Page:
For our cold open, two brothers in mechanic’s gear are fixing up a vintage 50s car while listening to a 50s radio station. The older brother, the developmentally disabled Archie, is prompted by the nostalgia wave to point out a picture of the family from before his brother Ray was born. Ray, meanwhile, is more nostalgic for the fact that those were the days that their now deceased father was keeping “the coloreds” in their place. So he’s not too thrilled when a young black boy comes by selling candy, with his murderously racist outbursts upsetting Archie.

Over at the shop, Johnny is minding the place solo, buying a box of old junk from a customer when Archie comes in, sees a vintage 1954 Chevy factory radio in the box, and buys it from Johnny. Johnny is fairly pleased with himself for making back the money he spent on the box of junk, until Micki and Jack get back and realize that he sold an item before checking it against the Manifest. Which, of course, lists a 1954 Chevy radio. Archie, meantime, has given the radio to Ray to put in the car, which mostly prompts Ray to go on some more racist ranting. Which leads Ray to drinking, and tracking down Elliot, the boy from earlier, and “accidentally” shooting him, in a scene that’s fairly uncomfortable in light of modern “stand your ground” laws. Ray flees in the Chevy, smearing blood on the radio dial, causing the car to glow and travel back to black-and-white Mississippi in 1954, to the town the family lived in before he was born, a few days before his father would commit the murder that got him executed. Ray is just thrilled to find himself in a time and place where he can get away with beating and harassing black men, and very quickly attracts the attention of the local Ku Klux Klan, which gets him invited to…his family home, where his father is, unsurprisingly, ranting about “the coloreds.” Ray tries to talk his father out of killing the black man who he and the Klan harassed earlier in town, not because it’s wrong, but because there will be a witness and they’ll all go to jail for murder, but ends up participating in the killing anyway.

The gang stakes out Ray’s house, Jack having figured out that the radio allows a person to travel back in time to 1954, making this possibly the most specific cursed antique yet. Ray rushes home to find his father, learning that nope, he still got executed for that murder he did, so Ray announces that he’s going to kill another black person. This enrages Archie, who tries to stop him, and gets beaten to death for his efforts. The gang breaks into the garage to try and stop Ray and Jack and Johnny get dragged back to 1954 as well. Ray goes to warn his father, and makes plans to kill the lawyer who got him prosecuted. Jack tries to warn the lawyer, and doesn’t get far, as a white man telling a black man “you better be careful” has the result you would expect. Meanwhile, Ray goes for an Oedipally charged talk with his mother, learning that she very much does not share her husband’s opinions on race, and is fairly upset with him since it’s obvious his beating of Archie has caused brain damage. Jack steals Ray’s Klan scrapbook and takes it to the Sheriff, leaving the office just in time to see the lawyer being abducted, and gets himself abducted when he tries to stop it. At the rally, the Sheriff, who is just coincidentally the Grand Dragon, accuses Ray of being an FBI infiltrator, and orders him burnt at the stake. Johnny hotwires Ray’s car, and escapes with Jack and the lawyer, and Ray is burnt alive by his own father. And Jack and Johnny return to the present of 1989.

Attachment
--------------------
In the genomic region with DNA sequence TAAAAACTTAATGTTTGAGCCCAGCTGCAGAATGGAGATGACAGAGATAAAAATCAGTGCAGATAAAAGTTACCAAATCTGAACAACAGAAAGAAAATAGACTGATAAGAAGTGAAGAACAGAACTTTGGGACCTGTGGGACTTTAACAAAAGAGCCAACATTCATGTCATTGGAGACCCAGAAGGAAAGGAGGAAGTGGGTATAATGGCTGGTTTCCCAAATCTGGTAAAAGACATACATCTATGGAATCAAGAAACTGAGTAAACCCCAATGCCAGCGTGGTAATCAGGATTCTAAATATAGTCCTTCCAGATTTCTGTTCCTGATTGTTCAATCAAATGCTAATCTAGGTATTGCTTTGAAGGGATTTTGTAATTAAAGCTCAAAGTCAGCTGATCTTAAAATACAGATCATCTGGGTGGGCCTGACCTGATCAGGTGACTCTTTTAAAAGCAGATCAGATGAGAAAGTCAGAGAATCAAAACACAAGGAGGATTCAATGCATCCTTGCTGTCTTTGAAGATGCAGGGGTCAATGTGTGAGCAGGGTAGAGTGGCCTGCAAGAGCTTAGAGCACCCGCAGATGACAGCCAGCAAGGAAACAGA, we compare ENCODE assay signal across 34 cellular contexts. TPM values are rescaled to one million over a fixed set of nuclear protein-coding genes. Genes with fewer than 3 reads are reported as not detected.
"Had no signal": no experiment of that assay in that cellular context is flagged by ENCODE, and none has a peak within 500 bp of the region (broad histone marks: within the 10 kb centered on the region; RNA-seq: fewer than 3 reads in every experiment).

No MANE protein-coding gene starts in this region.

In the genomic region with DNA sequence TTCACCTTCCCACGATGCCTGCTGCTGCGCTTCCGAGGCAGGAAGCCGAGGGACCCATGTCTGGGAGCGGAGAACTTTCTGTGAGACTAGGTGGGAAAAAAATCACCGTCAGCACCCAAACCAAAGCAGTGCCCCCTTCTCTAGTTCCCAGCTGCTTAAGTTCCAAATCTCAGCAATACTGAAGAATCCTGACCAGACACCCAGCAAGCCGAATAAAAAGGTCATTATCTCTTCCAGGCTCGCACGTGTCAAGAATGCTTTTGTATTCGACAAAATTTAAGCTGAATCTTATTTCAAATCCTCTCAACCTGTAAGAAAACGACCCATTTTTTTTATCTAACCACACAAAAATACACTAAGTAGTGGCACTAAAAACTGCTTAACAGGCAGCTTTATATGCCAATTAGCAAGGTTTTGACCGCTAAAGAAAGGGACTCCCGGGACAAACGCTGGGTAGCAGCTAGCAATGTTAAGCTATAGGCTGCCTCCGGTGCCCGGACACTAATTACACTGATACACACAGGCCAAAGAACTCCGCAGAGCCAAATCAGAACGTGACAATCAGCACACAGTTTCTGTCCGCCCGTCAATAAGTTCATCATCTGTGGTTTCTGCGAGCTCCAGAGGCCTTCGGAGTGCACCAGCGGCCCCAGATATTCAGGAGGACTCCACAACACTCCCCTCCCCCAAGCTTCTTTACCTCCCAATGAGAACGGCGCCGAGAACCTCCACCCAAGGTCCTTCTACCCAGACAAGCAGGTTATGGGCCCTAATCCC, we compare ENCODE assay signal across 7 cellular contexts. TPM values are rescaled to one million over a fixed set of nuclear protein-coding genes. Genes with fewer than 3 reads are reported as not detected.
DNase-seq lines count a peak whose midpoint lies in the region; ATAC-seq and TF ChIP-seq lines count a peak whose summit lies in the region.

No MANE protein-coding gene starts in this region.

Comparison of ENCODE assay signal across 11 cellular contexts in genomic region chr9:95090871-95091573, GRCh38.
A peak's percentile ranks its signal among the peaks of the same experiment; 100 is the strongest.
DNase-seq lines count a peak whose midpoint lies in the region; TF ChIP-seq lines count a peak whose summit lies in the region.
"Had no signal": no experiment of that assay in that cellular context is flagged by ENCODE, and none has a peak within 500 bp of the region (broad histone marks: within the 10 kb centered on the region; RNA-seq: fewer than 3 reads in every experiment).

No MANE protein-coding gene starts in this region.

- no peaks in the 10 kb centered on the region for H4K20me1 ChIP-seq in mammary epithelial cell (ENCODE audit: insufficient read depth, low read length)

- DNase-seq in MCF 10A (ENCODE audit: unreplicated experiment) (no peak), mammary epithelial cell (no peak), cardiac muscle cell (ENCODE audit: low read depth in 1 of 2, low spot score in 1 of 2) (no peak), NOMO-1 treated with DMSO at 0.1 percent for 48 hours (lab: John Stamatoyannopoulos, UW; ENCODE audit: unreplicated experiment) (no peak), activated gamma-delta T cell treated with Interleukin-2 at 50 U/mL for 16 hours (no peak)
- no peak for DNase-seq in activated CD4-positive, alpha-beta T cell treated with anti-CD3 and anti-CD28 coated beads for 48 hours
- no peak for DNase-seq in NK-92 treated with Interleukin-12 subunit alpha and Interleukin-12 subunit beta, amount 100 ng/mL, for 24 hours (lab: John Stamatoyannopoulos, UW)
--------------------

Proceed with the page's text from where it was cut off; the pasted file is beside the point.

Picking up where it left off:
Oof, this is a rough one. It’s not just that some elements are little hard to watch in light of current events, it’s that the writers and producers apparently saw a story about a racist villain as an excuse to go way over the top. The language is remarkably tame, unsurprising given syndication restrictions, but the racists are still completely cartoonish, and it wears on you when so much of the episode is given over to them. The only saving grace is that the heroes are fairly active in the story and involved in events and the “nope, time is fixed” approach to time travel.

A Very Robey 80s

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Fuzzies and Other People, 1984 ed., H. Beam Piper
The last of the series. Speak not to me of “re-imaginings.”

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The cold open starts with the end of Tails I Live, Heads You Die with the Satanists using the corpse-resurrecting Coin of Ziocles dying when their temple collapses around them. And then it moves onto a construction crew excavating the site finding the corpses and dumping them into the garbage, because having the police investigate would just slow down the project. The Coin somehow escapes the trash bin and ends up in an alley, where two corrupt cops, Gorman and Briggs, are planning to rob a mob bag-man. Things go wrong, naturally, and Koslow is killed by the bag-man, and Gorman uses a convenient coin to Harvey Dent the decision on whether or not to kill the bag-man in retaliation, thus discovering the Coin’s power.